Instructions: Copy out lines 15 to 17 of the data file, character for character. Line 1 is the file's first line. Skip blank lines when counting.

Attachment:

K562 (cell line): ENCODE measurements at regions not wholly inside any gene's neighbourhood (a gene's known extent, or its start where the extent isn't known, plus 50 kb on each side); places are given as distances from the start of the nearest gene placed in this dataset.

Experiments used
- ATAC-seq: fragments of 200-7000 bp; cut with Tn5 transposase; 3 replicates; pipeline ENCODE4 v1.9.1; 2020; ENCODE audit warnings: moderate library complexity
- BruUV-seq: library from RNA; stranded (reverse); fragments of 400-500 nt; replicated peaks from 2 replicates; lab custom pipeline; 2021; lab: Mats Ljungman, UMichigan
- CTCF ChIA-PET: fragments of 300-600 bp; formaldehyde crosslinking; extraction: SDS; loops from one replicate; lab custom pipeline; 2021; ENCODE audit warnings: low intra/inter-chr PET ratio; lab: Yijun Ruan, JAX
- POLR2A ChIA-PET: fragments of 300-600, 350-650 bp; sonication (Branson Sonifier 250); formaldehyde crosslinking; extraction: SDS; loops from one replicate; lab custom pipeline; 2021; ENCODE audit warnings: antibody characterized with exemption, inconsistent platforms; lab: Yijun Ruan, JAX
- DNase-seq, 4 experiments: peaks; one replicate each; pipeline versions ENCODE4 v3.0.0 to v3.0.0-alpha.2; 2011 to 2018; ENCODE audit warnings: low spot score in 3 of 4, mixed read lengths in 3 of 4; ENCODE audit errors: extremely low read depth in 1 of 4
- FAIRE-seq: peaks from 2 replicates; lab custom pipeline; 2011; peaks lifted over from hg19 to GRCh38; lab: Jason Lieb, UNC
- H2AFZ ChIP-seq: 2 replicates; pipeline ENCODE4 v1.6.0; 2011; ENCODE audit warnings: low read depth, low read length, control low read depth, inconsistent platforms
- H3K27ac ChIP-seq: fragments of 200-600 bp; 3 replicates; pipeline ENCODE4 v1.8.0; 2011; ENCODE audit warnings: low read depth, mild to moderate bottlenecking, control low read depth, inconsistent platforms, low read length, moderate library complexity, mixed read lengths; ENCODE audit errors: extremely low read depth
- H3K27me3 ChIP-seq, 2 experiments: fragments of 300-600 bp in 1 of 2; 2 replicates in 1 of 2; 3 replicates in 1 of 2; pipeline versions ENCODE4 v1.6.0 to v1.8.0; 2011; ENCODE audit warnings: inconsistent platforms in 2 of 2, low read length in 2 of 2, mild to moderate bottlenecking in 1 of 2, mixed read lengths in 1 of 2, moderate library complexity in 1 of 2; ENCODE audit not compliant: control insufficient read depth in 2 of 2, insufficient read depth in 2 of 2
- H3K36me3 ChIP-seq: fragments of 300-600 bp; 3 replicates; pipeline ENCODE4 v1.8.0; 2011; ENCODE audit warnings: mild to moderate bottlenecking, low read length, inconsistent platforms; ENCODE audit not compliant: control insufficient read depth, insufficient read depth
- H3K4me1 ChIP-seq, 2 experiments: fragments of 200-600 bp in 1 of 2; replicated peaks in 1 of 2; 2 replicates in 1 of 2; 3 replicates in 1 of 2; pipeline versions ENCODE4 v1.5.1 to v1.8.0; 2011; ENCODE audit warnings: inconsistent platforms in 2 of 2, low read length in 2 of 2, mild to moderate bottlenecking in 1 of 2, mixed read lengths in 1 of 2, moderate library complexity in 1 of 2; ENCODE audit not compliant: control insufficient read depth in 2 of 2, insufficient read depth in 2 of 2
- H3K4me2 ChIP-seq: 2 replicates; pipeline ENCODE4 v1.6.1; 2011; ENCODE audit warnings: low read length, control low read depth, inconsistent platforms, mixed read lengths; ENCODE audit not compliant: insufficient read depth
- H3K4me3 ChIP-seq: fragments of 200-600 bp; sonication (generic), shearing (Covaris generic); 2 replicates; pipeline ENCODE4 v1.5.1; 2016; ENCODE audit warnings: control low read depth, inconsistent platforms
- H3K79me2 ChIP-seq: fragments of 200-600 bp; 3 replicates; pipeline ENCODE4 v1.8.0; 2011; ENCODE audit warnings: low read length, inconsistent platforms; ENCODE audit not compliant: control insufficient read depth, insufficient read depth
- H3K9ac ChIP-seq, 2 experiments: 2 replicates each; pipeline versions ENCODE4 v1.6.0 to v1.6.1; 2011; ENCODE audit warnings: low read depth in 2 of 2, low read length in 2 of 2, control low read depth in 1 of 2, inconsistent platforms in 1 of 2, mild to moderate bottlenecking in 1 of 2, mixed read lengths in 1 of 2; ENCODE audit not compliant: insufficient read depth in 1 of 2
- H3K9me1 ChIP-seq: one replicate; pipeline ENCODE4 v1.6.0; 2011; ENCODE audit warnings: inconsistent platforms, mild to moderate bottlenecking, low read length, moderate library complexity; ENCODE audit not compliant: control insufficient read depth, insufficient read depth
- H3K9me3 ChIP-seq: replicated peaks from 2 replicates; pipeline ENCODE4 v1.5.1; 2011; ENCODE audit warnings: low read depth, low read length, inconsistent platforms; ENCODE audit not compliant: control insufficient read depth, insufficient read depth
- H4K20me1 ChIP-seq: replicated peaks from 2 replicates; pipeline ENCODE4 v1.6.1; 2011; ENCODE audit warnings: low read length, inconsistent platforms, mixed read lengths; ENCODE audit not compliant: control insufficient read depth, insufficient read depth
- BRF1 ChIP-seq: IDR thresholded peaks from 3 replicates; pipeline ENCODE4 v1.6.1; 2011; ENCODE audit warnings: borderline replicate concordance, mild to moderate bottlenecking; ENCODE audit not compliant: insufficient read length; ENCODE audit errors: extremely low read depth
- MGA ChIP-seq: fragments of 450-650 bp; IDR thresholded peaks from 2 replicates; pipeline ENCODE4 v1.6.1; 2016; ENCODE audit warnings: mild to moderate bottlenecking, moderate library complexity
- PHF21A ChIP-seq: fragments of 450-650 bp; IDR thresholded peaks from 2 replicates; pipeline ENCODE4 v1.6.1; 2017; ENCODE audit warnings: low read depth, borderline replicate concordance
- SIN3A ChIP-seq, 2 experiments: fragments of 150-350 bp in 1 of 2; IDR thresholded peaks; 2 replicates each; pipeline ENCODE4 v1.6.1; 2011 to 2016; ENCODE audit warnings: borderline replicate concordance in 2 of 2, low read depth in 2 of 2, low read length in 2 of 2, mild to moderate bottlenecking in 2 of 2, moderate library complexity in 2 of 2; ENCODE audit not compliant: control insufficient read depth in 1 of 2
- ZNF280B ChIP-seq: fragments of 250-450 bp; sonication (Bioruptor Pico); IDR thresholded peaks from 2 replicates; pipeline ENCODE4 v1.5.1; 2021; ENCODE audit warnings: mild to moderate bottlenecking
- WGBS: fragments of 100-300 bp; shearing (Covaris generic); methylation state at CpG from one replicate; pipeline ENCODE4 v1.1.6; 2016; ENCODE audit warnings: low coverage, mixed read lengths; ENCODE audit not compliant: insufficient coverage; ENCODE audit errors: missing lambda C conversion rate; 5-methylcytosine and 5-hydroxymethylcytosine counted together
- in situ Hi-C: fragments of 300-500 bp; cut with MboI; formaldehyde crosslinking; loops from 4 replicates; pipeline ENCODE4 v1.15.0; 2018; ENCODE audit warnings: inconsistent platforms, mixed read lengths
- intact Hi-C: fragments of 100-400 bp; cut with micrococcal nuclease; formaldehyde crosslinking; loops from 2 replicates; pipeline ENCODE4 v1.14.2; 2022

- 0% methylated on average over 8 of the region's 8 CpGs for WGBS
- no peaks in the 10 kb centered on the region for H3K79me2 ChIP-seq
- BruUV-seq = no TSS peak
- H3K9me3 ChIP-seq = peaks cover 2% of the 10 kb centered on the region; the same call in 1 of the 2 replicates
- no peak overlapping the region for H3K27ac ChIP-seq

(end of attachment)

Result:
- H3K4me3 ChIP-seq: fragments of 200-600 bp; sonication (generic), shearing (Covaris generic); 2 replicates; pipeline ENCODE4 v1.5.1; 2016; ENCODE audit warnings: control low read depth, inconsistent platforms
- H3K79me2 ChIP-seq: fragments of 200-600 bp; 3 replicates; pipeline ENCODE4 v1.8.0; 2011; ENCODE audit warnings: low read length, inconsistent platforms; ENCODE audit not compliant: control insufficient read depth, insufficient read depth
- H3K9ac ChIP-seq, 2 experiments: 2 replicates each; pipeline versions ENCODE4 v1.6.0 to v1.6.1; 2011; ENCODE audit warnings: low read depth in 2 of 2, low read length in 2 of 2, control low read depth in 1 of 2, inconsistent platforms in 1 of 2, mild to moderate bottlenecking in 1 of 2, mixed read lengths in 1 of 2; ENCODE audit not compliant: insufficient read depth in 1 of 2